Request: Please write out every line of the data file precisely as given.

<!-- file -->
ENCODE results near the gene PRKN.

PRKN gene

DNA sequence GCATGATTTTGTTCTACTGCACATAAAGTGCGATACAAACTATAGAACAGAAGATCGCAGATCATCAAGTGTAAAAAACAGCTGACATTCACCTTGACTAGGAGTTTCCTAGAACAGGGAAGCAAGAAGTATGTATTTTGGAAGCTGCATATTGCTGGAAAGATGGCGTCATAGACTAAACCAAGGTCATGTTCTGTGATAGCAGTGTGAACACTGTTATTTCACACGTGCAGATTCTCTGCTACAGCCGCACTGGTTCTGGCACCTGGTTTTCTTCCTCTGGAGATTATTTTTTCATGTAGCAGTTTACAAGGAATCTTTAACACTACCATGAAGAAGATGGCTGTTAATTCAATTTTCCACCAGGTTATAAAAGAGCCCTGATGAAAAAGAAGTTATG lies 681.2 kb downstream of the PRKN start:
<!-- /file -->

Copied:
ENCODE results near the gene PRKN.

PRKN gene

DNA sequence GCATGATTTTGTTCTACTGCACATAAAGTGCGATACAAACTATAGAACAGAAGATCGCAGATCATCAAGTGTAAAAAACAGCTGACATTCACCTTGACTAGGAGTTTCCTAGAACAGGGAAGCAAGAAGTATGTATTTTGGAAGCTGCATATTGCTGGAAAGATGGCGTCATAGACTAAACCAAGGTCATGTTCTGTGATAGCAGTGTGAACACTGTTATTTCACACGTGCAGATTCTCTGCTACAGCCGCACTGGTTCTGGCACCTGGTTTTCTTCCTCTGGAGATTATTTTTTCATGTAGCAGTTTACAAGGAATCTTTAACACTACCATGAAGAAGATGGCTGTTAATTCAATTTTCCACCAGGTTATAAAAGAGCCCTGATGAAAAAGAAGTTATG lies 681.2 kb downstream of the PRKN start: